shuttlepilot

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Mullins, South Carolina

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dkshema
I totally agree!!! That's what I was trying to get across, but don't have the patience to get into all of the explanation behind it....you read my mind.

Gas is Great
Camper Fuel is Better!!
QWW Helis

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10-14-2005 06:06 AM  13 years agoPost 44
Mark C

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Houston, TX - USA

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I'm sorry but my one-track mind kicks in when I watch that video. It really needs music from a porn video soundtrack. It just starts movin' and shakin' and movin' and shakin' more and more and more until it makes one final thrust then smoke comes out of it and then the rotors just go limp and fall backwards.

I must really need psychiatric help.

Mark C.

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10-14-2005 06:08 AM  13 years agoPost 45
dkshema

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Cedar Rapids, IA

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Maybe, but there is no pizza delivery guy in it.

Dave

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10-14-2005 06:42 AM  13 years agoPost 46
3dwanabe

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Huntersville, NC

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Even if this "ground resonance" condition did not exist in our model helicopters, I would never put my body in such close proximity to a spooled up set of blades to set a needle valve, or any other reason.

Roy

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10-14-2005 10:09 AM  13 years agoPost 47
zoom boy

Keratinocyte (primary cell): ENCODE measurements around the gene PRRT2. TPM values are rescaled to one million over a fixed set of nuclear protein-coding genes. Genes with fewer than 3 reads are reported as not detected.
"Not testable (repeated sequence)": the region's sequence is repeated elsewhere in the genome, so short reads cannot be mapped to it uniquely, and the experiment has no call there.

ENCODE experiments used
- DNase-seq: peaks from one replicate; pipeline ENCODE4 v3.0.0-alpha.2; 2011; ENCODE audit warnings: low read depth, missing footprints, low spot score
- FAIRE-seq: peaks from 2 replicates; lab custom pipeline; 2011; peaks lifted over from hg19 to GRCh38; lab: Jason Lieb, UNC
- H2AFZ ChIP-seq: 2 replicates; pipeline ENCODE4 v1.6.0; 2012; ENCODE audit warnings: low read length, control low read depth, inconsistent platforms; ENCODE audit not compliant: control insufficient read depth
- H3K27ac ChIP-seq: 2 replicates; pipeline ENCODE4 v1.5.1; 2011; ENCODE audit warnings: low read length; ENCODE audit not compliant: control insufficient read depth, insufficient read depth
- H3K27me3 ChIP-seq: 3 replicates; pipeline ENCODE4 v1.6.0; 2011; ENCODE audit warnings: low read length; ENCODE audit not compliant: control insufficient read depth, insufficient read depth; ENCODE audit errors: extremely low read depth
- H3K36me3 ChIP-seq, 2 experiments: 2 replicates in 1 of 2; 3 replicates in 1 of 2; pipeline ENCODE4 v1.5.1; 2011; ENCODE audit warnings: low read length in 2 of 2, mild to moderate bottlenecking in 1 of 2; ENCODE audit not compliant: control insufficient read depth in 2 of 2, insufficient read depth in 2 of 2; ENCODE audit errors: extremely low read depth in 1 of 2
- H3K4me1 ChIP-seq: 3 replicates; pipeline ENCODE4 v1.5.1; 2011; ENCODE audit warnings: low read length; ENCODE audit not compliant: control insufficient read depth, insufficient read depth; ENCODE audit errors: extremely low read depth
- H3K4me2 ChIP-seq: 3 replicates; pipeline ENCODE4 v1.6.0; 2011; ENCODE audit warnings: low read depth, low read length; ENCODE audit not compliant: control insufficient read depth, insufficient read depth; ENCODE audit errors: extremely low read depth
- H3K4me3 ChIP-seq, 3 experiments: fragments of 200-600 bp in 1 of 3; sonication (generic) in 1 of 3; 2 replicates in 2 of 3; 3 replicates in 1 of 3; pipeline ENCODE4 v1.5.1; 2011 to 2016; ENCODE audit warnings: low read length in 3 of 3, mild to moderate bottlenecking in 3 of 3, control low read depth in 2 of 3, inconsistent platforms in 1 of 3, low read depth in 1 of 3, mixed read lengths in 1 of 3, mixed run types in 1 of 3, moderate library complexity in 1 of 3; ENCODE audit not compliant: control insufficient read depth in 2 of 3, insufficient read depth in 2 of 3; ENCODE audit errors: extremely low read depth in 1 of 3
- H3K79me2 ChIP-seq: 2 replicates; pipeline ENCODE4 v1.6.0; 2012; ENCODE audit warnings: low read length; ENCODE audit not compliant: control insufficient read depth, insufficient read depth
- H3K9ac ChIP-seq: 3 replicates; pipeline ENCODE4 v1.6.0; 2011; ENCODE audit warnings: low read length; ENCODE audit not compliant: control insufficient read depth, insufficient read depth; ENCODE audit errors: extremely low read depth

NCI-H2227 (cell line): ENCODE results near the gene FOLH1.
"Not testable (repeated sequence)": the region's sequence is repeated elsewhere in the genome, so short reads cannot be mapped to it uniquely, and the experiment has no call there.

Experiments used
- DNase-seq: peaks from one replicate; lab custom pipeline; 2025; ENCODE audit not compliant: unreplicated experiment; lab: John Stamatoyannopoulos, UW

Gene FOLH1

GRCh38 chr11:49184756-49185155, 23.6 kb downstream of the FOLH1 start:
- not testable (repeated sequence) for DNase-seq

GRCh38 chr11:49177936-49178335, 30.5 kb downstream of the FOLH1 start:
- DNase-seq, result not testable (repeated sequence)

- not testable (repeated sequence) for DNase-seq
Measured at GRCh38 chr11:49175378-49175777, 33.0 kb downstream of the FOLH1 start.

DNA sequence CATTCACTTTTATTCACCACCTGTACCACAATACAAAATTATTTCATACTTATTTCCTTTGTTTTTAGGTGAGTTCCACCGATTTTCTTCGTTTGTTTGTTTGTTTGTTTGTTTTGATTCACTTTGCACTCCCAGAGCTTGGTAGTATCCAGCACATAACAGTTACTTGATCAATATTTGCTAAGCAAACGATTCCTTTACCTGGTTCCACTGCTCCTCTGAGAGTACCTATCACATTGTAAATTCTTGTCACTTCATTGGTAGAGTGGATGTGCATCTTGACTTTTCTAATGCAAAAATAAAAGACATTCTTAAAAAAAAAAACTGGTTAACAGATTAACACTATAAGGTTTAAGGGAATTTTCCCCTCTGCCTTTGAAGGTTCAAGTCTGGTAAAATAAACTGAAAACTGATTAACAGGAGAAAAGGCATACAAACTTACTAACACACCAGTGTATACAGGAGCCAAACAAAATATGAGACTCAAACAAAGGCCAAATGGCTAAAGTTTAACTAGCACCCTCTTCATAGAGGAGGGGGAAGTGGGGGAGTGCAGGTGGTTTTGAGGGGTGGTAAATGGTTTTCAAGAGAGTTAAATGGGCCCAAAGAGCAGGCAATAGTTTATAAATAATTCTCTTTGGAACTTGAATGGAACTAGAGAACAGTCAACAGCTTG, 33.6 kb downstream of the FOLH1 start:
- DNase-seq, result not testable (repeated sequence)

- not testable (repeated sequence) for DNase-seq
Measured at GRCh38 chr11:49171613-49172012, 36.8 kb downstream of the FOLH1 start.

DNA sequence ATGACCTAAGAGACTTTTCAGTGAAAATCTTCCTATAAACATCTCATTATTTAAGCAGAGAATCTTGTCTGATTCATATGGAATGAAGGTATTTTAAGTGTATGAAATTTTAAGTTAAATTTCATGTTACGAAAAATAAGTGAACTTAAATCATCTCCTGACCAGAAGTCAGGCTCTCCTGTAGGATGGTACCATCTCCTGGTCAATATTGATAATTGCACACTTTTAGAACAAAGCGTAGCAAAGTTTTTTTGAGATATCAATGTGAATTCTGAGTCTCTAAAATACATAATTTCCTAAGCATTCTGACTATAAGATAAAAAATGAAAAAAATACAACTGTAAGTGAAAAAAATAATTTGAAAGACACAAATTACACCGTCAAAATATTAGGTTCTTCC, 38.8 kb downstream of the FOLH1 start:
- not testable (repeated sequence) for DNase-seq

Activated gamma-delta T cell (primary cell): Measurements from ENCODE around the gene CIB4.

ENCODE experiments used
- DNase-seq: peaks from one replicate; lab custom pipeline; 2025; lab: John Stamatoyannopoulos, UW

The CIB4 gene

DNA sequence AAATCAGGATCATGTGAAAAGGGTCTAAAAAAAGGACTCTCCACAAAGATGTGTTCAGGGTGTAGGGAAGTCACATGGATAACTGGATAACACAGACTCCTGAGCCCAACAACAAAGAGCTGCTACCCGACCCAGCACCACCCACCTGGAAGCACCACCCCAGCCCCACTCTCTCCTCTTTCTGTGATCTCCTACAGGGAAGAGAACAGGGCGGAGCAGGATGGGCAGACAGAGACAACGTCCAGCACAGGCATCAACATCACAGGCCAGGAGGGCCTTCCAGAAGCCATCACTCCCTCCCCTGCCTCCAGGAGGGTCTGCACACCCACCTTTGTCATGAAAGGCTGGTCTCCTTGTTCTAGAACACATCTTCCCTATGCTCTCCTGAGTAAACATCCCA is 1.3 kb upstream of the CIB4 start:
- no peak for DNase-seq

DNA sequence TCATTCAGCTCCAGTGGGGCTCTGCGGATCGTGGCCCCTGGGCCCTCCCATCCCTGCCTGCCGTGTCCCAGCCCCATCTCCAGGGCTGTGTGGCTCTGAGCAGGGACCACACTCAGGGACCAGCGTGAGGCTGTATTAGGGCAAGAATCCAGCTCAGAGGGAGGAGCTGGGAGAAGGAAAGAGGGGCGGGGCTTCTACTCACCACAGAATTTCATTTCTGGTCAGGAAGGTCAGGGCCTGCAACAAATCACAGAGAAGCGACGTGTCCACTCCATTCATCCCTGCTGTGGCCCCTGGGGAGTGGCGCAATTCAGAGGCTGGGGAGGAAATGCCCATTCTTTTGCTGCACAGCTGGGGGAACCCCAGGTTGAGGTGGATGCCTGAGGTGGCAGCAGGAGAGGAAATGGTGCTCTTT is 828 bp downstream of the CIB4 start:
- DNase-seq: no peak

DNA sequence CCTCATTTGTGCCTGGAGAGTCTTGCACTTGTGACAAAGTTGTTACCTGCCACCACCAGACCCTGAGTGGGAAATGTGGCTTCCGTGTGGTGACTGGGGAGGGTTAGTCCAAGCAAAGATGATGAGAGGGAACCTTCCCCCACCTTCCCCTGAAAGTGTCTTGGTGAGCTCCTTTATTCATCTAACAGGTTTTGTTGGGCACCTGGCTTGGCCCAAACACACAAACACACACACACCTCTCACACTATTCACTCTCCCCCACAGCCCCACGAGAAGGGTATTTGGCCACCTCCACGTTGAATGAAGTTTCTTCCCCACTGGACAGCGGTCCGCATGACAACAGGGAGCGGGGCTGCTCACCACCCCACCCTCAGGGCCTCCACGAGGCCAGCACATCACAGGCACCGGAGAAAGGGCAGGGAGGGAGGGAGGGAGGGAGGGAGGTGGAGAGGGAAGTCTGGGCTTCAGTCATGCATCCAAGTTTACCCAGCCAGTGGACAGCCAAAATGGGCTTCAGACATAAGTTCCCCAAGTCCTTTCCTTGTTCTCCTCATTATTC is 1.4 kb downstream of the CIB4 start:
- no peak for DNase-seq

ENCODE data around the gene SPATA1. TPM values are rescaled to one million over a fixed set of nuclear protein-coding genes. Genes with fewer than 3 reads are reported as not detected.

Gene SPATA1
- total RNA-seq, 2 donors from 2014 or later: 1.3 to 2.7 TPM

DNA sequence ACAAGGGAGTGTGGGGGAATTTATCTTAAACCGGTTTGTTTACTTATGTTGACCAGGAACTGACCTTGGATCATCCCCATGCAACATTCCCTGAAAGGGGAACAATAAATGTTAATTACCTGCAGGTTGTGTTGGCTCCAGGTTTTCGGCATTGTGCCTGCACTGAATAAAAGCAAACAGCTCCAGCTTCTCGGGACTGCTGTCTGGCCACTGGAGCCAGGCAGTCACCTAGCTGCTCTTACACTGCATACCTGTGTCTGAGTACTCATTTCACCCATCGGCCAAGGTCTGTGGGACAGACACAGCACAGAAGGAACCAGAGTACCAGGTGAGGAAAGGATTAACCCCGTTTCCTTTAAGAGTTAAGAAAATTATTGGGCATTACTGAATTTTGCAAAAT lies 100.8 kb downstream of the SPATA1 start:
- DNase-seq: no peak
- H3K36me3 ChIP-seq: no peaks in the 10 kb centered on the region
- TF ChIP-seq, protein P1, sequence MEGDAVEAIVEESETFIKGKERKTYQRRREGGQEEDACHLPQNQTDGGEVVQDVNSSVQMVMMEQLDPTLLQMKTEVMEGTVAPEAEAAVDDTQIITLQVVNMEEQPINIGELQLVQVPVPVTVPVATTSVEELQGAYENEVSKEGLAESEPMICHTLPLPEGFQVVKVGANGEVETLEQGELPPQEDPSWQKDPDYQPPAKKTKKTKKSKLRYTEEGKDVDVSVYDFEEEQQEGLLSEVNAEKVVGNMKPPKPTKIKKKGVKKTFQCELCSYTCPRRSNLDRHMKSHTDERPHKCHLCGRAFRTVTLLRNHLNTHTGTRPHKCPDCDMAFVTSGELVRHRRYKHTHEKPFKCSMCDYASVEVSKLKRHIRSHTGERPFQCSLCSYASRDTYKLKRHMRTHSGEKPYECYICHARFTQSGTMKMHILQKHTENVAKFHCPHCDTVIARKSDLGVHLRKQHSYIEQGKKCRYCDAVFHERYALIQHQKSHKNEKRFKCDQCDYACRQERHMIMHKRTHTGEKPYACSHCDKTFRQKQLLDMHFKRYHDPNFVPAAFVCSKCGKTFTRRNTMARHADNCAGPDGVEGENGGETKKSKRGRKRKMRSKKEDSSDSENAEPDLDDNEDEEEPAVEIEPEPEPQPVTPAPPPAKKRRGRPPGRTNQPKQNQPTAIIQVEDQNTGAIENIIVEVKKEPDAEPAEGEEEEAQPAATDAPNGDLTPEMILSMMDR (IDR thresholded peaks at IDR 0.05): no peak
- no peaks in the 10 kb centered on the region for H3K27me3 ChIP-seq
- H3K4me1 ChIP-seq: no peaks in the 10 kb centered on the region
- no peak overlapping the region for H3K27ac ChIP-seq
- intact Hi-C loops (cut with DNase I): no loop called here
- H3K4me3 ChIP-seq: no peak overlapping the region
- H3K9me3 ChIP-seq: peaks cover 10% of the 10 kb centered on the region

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N.E. Lincolnshire UK

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The Apache would be a rigid rotor system, no lead/lag hinge, no ground resonance.

Our helis have that nastly single bolt attachment, lead-lag hinge results, ground resonance a real possibility.
Guess you missed the point there, the apaches rotorhead is more similar to our model rotor heads (having rigidity in it, and it was ok with it) and that doesnt have ground resonance, and neither do model heli rotorheads (the most common ones)
The wobble that model helis exhibit is an "out of balance" condition. Nothing more.

Go read about ground resonance. It is the result of that out of balance condition. And it will destroy your heli, left unchecked.
Thanks, have gone and read about it, learn what the term resonance means and understand that "ground resonance" is a specific term, not a general catch all.

Ground resonance: resonant condition in the undercarrage struts, cause by the lead and lag difference in the blades of a FULLY articulated rotorhead.

Vibration doesnt have to mean its resonating at all.
Baloney. Go read about ground resonance.

The statement that "two-bladed rotor systems can't exhibit ground resonance" is often quoted from various texts on the web. The one that is most commonly used seems to have been introduced in one place, and then propagated all over the web. The wording never changes, no matter whose site you read it from. It appears as follows:
Please try to post sperate replys when resonding to what different people have said.
Since our rotor heads have the single bolt blade attachment, and that attachment point is NOT rigid, the blades have a lead-lag hinge, and our blades DO lead and lag. Since our blades can, and do, lead/lag, the rotor head IS susceptible to the imbalance (or "bunching" of blades, as the commonly quoted text refers to) the rotor head does NOT remain balanced through all flight conditions (that "wobble" we all see as we spool up, and down).
Sorry but your missing something there, in our helicopters, the blades cant do that independant of each other, if one blade starts to lag, that puts load on the spindle, then that causes the other to lag, now the concepts rotorhead is different, in that case, one can lead and lag and because its a two piece spindle one is independant of the other.